We have already passed the first half of February of this year, so this article is overdue, if we want to make this kind of posting a tradition. See last years version here: The Bionic Jatropha Breeding Program in 2012.
First of all let’s summarize some 2012 highlights one last time:
In December we have reached the BC2 stage following our interspecific breeding path. The first batch of BC2s are all descendants of an early and white flowering BC1, the female parent of which is in turn our non-toxic, male-sterile Jatropha plant from the wild in Guatemala. The pollen donor was an interspecific hybrid crossed from an elite toxic JcL cultivar and Jatropha integerrima. Many more genetically diverse BC2 hybrids will follow over the course of this year as our large population of different BC1s gradually start flowering. Some actually have done so by now.
Quite unexpectedly earlier in 2012 we observed enormous heterosis effects (hybrid vigor) in several different intraspecific hybrids we had kind of neglected. Some increasing seed weight compared to their parents by up to 100%. A finding which made us gravely rethink and adjust our breeding processes and objectives. Later we then saw heterosis again in another hybrid with fruit clusters consistently around 50 fruits and seed weight still significantly above the parental average. All three of those hybrids initiated flowering only 6 months after seed germination. These plants actually convinced us that consistent seed yields of 10 kg and more are within reach. We do expect to see a lot more of positive heterosis results as we only started to fully exploit our germplasm collection by crossing our genetically most distant accessions in the late months of 2012.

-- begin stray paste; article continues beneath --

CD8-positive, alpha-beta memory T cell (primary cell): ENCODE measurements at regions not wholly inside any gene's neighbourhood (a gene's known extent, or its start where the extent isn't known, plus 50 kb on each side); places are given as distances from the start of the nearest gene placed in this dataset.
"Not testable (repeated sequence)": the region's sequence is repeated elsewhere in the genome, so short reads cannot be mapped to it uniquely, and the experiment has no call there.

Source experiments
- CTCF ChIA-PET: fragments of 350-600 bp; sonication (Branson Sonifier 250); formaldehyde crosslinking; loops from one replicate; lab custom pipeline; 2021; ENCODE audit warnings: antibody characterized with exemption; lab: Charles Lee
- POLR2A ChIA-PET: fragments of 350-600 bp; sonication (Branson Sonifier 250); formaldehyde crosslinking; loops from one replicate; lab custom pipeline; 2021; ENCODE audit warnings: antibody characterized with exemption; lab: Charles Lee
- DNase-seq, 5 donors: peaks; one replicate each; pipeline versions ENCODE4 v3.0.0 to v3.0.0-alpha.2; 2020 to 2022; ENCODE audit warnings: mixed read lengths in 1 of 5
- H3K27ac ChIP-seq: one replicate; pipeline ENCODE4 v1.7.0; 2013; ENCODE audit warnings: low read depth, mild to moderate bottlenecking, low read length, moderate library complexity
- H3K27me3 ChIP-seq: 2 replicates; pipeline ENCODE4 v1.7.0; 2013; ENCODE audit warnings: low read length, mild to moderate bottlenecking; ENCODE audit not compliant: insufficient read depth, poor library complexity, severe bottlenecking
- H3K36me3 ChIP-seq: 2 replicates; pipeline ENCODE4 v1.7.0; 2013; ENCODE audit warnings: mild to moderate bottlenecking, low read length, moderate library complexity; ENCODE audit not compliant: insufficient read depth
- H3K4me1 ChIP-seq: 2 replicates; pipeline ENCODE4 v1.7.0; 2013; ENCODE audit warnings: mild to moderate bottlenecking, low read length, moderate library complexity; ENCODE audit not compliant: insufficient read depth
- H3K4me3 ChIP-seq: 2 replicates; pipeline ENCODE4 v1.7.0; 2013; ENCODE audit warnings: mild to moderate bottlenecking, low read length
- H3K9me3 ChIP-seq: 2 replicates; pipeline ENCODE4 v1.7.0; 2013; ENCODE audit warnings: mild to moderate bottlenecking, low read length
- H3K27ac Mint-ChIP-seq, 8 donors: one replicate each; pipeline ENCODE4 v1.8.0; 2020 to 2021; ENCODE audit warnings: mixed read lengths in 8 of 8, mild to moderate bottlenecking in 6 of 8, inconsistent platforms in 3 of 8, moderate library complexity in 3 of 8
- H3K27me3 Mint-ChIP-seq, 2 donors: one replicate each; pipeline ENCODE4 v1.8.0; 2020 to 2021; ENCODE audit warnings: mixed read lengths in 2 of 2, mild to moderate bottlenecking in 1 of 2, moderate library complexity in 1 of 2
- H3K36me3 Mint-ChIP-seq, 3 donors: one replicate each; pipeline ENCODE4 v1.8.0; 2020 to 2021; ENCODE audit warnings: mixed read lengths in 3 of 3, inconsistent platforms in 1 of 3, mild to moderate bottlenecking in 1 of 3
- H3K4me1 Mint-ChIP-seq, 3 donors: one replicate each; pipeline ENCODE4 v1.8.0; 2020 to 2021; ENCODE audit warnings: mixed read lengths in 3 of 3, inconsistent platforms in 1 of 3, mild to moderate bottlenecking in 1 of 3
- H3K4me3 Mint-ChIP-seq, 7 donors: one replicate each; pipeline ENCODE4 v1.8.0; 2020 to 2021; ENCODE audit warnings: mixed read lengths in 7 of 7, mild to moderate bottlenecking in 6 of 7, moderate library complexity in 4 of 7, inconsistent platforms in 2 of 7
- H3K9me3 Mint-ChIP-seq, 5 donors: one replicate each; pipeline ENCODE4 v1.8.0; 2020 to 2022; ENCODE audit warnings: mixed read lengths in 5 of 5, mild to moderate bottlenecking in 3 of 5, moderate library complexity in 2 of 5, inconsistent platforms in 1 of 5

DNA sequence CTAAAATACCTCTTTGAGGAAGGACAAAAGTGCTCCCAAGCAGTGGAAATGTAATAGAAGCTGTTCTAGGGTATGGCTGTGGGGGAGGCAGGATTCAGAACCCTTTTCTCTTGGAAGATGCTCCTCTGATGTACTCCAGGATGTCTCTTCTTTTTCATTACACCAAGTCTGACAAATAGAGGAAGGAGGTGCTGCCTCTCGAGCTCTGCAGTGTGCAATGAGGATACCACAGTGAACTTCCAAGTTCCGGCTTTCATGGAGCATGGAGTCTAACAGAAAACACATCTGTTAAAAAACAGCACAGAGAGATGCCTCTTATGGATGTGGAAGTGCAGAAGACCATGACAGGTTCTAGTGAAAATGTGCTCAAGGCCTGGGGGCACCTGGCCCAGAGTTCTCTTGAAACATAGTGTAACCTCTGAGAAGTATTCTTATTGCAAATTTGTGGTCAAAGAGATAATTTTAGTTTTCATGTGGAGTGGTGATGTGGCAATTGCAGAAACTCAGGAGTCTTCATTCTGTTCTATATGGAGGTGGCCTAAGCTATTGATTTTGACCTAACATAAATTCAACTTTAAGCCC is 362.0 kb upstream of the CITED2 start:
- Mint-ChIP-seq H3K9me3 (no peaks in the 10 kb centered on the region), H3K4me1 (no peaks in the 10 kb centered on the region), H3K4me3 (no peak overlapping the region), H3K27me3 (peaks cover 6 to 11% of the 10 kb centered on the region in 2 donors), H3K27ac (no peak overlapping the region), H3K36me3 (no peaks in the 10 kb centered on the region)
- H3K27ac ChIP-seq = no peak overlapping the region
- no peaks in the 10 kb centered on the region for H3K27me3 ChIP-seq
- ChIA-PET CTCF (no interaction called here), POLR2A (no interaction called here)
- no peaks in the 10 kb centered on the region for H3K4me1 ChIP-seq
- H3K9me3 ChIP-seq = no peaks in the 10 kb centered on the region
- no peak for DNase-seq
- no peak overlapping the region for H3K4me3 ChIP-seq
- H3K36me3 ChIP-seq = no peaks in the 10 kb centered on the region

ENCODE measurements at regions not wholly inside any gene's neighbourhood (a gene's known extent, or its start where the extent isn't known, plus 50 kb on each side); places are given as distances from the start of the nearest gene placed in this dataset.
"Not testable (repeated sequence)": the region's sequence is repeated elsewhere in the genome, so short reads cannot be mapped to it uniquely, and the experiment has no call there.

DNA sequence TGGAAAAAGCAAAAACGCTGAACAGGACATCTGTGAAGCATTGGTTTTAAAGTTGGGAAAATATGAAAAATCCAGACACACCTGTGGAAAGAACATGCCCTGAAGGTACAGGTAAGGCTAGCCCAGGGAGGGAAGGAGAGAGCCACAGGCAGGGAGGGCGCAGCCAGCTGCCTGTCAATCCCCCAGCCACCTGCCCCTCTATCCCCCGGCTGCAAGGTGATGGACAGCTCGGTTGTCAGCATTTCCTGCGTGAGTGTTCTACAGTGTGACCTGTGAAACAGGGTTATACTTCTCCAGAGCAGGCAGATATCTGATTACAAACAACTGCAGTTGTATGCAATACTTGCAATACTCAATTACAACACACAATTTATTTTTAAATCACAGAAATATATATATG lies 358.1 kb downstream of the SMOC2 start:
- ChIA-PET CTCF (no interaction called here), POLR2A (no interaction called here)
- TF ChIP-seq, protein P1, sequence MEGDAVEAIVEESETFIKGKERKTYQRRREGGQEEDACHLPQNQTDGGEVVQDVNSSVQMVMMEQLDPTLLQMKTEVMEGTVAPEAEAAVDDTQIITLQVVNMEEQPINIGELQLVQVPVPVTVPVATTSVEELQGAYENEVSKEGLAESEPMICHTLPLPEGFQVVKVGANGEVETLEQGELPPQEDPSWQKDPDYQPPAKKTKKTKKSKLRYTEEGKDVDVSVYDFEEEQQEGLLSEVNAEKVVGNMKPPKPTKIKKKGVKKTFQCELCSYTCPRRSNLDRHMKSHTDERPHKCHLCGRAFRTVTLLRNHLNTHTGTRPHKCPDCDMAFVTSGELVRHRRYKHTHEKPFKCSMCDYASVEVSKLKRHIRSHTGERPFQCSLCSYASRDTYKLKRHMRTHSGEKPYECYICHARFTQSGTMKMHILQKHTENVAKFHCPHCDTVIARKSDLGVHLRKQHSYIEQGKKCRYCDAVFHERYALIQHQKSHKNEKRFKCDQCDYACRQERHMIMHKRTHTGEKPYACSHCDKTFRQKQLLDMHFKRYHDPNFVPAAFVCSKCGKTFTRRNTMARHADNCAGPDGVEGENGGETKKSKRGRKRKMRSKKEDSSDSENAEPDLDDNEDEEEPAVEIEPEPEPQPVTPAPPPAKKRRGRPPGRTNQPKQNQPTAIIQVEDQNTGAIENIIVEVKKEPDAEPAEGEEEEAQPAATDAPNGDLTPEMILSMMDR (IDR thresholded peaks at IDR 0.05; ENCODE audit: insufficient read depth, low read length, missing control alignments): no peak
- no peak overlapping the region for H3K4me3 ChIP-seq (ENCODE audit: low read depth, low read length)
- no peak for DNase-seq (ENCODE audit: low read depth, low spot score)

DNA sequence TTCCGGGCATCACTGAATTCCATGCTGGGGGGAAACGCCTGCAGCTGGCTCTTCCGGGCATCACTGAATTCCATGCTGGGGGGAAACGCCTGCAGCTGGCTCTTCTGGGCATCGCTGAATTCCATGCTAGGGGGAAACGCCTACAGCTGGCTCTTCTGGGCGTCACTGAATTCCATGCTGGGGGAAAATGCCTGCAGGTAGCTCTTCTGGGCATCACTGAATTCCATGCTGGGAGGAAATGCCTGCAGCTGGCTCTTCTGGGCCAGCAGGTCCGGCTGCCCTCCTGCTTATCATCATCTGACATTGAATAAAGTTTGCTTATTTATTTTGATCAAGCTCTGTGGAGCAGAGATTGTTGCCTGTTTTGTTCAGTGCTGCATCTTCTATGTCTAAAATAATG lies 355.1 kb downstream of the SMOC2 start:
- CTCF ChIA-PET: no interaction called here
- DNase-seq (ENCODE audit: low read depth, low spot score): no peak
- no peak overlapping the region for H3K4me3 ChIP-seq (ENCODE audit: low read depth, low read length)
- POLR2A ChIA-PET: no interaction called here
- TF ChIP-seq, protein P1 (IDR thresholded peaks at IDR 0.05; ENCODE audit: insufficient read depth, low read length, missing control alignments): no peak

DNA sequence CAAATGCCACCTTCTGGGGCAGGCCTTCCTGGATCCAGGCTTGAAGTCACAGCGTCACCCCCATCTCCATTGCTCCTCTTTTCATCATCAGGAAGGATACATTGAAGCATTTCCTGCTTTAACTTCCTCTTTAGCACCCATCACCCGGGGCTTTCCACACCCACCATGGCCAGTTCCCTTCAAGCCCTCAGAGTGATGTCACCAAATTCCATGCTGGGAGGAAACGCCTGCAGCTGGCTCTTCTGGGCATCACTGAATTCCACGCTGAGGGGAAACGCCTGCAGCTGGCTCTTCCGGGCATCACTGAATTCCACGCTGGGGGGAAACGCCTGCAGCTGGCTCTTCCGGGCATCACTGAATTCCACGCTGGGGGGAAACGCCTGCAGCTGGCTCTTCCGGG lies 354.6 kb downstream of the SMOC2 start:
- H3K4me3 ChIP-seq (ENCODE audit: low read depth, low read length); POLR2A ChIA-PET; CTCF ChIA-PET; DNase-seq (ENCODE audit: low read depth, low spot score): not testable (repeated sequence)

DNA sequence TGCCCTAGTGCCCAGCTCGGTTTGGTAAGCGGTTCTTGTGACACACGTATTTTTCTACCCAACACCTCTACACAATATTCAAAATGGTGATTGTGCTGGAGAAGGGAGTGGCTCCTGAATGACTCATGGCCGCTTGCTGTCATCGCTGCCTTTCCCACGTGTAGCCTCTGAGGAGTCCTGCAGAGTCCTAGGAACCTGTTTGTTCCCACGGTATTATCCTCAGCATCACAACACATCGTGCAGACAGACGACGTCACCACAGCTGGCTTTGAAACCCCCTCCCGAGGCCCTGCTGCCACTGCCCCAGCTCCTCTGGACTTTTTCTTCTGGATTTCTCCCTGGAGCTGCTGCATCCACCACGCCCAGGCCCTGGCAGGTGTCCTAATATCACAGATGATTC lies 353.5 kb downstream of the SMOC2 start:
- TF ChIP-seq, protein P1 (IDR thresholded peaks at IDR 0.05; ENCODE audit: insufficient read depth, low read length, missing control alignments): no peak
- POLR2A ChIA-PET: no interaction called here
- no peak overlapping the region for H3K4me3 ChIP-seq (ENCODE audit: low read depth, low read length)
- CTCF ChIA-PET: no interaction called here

Two more areas are worth mentioning where we expanded our knowledge of Jatropha development significantly during 2012, possibly taking us to a global leadership position in Jatropha R&D: Grafting and multi species (more than 2) Jatropha hybridization. We have made great progress on both work streams and do expect major break-throughs to be reported by the end of this year.
The walk through of our 2012 results actually already covers most of the outlook for 2013: our interspecific hybrids will most likely reach BC4 stage moving closer to possible commercial exploitation through selection from a widening population and dedicated heterosis breeding will teach us all we need to know to develop a first line of F1 hybrids in 2014 from our germplasm range.
The first 6 weeks of 2013 gave us an extra boost in confidence looking at the great developments we saw in the usually not very eventful core dry season here in Ghana. This is symbolized by the beautiful flowers on the left, another BC1 which set flowers for the first time in January which were manually pollinated and emerged into 4 fast growing fruits by now.Author's Google+ profile